Learning the Score: A Jazz Memoir:

Learning the Score: A Jazz Memoir:

by James Spaulding
Learning the Score: A Jazz Memoir:

Learning the Score: A Jazz Memoir:

by James Spaulding

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Overview

The opportunity to document the history of jazz music exists in the stories of the artists who lived it. Today, many of those artists are getting older and we are forever losing their voices. Learning the Score is the memoirs of the legendary jazz Alto Saxophonist and Flutist James Spaulding. Spaulding's story is another opportunity to capture this American heritage, and one that would appeal to virtually any reader.


Getting his start in Indianapolis, Spaulding cut his teeth in an area of the country that developed many famous jazz artists, including the Montgomery brothers and Freddie Hubbard. Spaulding gigged regularly as a member of Sun Ra's band and during the 1960's he was in demand by Duke Pearson (A&R Man for Blue Note Records), Freddie Hubbard, Max Roach, Randy Weston, Wayne Shorter, Stanley Turrentine, and Larry Young among others. He has appeared on numerous albums during some of the greatest years at Blue Note Records and has performed on groundbreaking recordings with groups from as wide of genre's as the Sun Ra Arkestra and the World Saxophone Quartet.

Spaulding's life has been tumultuous. He has faced tangles with the law, overt racism, and financial hardship. Through it all, the music has always come first for the legendary artist. Here, Spaulding has chronicled his life in what might be considered a cautionary tale to young jazz musicians. And he has provided information and practical advice to aspiring musicians.

The academic value of this book cannot be understated. Jazz is America's music. It is an art form that was developed in this country by the African American population. It has its roots in the African slave trade, and the music's history is hopelessly intertwined with that of our own. Today, the men and women who were so important in its development are getting older, and in many cases, no longer with us. With jazz education becoming more prominent on college campuses each year, the need for archiving the history of the music from those who lived it is becoming more and more paramount. The chance to hear about what it was like to be a jazz musician during the peak of the music from one of the greatest is a rare treat. James Spaulding has offered us just that opportunity.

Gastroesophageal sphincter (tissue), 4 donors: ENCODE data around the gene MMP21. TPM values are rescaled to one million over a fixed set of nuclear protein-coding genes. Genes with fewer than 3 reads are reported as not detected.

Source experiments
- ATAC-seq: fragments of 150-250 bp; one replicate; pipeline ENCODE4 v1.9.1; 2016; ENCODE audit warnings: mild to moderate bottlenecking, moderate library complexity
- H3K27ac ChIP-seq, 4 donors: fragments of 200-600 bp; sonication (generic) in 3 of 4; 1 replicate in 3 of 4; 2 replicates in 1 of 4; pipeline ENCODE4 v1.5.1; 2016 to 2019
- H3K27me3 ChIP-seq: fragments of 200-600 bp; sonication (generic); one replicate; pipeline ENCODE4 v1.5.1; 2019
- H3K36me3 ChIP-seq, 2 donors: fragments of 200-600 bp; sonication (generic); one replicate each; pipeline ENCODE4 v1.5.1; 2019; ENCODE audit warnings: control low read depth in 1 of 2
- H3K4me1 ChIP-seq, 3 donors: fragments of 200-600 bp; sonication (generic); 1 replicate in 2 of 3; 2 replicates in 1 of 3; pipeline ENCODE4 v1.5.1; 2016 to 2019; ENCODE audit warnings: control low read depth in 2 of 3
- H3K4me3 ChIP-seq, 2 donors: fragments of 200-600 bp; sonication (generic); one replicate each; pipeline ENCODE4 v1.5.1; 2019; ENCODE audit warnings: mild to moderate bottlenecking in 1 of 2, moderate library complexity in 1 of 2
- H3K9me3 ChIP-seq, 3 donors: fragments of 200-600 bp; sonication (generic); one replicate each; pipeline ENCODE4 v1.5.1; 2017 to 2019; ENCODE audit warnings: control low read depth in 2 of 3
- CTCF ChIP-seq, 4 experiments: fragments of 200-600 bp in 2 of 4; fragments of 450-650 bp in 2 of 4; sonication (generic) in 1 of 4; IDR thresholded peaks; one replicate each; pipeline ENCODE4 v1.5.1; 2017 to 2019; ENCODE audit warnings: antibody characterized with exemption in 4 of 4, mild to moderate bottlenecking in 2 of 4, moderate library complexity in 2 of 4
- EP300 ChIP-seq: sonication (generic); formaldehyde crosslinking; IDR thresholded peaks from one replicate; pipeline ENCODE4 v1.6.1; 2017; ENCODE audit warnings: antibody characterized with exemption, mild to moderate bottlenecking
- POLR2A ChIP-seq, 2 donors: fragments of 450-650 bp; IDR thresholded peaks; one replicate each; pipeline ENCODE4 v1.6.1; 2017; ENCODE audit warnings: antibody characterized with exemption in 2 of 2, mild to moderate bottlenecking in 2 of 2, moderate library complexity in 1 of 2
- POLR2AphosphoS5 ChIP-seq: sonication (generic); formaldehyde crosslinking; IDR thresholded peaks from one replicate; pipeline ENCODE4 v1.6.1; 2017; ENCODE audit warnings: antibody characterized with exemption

Product Details

ISBN-13: 9780578440491
Publisher: Speetones Book Publishing
Publication date: 06/11/2019
Pages: 214
Product dimensions: 6.00(w) x 9.00(h) x 0.49(d)

About the Author

James Ralph Spaulding Jr. (born July 30, 1937) is an American jazz saxophonist and flutist who can shift from bop and hard bop to the avant-garde. Born in Indianapolis, Indiana, Spaulding attended the Chicago Cosmopolitan School of Music. Between 1957 and 1961, he gigged and recorded regularly as a member of Sun Ra's band. During the 1960s, Spaulding was in demand by Max Roach , Randy Weston, and Freddie Hubbard, as well as Blue Note recordings by Joe Henderson, Wayne Shorter, Stanley Turrentine, and Larry Young, among others. He had stints during the next couple of decades with a wide variety of top artists, including Charles Tolliver, Bobby Hutcherson, David Murray, and the World Saxophone Quartet. James Spaulding has recorded as a leader for Storyville (a Duke Ellington tribute set in 1976), several dates for Muse (1988-1993) and with Abbey Lincoln (2003). Spaulding completed two recordings under his own Speetones label, “Round to It” (2005) and “Blues Up & Over” (2000) in addition to more recent studio recording dates with other noted musicians. Mr. Spaulding holds a historically significant place in jazz reference books including, The Encyclopedia of Jazz in the Seventies by Leonard Feather and Ira Gitler; The New Grove Dictionary of Jazz by Brian Case and Stan Britt; The Illustrated Encyclopedia of Jazz edited by Barry Kernfeld, just to name a few.
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